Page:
Open Access Research article

Mitochondrial genomes and Doubly Uniparental Inheritance: new insights from Musculista senhousia sex-linked mitochondrial DNAs (Bivalvia Mytilidae)

Marco Passamonti*, Andrea Ricci, Liliana Milani and Fabrizio Ghiselli

Author Affiliations

Department of Biologia Evoluzionistica Sperimentale, University of Bologna, Bologna, Italy

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BMC Genomics 2011, 12:442  doi:10.1186/1471-2164-12-442

Published: 6 September 2011

Abstract

Background

Doubly Uniparental Inheritance (DUI) is a fascinating exception to matrilinear inheritance of mitochondrial DNA (mtDNA). Species with DUI are characterized by two distinct mtDNAs that are inherited either through females (F-mtDNA) or through males (M-mtDNA). DUI sex-linked mitochondrial genomes share several unusual features, such as additional protein coding genes and unusual gene duplications/structures, which have been related to the functionality of DUI. Recently, new evidence for DUI was found in the mytilid bivalve Musculista senhousia. This paper describes the complete sex-linked mitochondrial genomes of this species.

Results

Our analysis highlights that both M and F mtDNAs share roughly the same gene content and order, but with some remarkable differences. The Musculista sex-linked mtDNAs have differently organized putative control regions (CR), which include repeats and palindromic motifs, thought to provide sites for DNA-binding proteins involved in the transcriptional machinery. Moreover, in male mtDNA, two cox2 genes were found, one (M-cox2b) 123bp longer.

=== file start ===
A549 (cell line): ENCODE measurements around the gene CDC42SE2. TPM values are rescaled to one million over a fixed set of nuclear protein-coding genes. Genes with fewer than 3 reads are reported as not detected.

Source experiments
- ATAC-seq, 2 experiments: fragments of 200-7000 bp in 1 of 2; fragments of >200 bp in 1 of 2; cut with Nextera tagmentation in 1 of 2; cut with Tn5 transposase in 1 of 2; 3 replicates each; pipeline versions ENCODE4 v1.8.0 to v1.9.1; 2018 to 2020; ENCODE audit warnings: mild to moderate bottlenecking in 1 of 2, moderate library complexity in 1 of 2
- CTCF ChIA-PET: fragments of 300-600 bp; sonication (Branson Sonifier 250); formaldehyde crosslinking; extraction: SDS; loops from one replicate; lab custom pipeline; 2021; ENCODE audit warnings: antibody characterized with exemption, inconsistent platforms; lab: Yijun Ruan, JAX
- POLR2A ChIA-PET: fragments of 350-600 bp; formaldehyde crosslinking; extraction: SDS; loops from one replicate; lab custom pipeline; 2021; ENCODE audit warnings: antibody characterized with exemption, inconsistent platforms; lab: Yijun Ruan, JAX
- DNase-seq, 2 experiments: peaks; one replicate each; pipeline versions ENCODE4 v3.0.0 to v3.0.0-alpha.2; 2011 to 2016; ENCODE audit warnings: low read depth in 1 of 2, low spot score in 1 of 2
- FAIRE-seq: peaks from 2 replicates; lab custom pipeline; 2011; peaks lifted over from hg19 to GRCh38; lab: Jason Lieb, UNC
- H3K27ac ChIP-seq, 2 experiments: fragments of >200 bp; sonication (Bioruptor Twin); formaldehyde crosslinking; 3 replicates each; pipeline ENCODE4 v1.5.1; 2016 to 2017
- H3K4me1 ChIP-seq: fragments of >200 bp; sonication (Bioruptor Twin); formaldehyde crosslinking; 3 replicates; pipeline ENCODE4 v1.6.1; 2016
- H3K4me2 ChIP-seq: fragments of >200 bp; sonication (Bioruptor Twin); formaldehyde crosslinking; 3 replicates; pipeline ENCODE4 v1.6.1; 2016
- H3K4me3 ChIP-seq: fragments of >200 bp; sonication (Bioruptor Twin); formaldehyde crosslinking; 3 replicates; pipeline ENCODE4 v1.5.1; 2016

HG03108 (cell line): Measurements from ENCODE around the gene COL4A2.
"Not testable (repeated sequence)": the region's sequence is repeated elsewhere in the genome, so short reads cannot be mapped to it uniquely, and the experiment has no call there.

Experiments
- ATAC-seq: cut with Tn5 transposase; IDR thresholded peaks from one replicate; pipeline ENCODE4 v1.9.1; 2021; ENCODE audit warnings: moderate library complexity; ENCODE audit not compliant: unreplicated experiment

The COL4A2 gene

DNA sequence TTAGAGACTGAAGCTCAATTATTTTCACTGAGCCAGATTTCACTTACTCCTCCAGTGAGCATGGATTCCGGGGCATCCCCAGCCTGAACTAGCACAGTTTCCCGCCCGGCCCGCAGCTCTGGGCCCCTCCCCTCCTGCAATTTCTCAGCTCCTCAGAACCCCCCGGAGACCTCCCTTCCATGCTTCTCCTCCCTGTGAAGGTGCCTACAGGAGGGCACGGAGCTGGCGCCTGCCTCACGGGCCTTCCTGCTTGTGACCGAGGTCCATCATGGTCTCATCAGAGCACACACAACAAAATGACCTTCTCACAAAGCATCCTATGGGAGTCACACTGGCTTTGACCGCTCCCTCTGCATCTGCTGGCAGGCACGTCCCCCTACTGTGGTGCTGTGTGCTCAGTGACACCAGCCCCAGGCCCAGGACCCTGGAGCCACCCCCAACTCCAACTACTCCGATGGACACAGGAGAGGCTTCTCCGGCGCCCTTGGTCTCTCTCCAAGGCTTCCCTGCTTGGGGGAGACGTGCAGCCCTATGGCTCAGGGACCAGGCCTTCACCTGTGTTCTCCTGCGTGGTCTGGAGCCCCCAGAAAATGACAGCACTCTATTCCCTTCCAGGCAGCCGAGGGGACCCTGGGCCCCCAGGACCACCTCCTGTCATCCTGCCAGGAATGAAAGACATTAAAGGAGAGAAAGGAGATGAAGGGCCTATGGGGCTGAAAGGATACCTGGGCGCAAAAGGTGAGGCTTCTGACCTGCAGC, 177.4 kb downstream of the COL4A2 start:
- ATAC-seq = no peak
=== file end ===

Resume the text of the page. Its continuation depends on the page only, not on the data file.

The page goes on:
Conclusions

The complete mtDNA genome characterization of DUI bivalves is the first step to unravel the complex genetic signals allowing Doubly Uniparental Inheritance, and the evolutionary implications of such an unusual transmission route in mitochondrial genome evolution in Bivalvia. The observed redundancy of the palindromic motifs in Musculista M-mtDNA may have a role on the process by which sperm mtDNA becomes dominant or exclusive of the male germline of DUI species. Moreover, the duplicated M-COX2b gene may have a different, still unknown, function related to DUI, in accordance to what has been already proposed for other DUI species in which a similar cox2 extension has been hypothesized to be a tag for male mitochondria.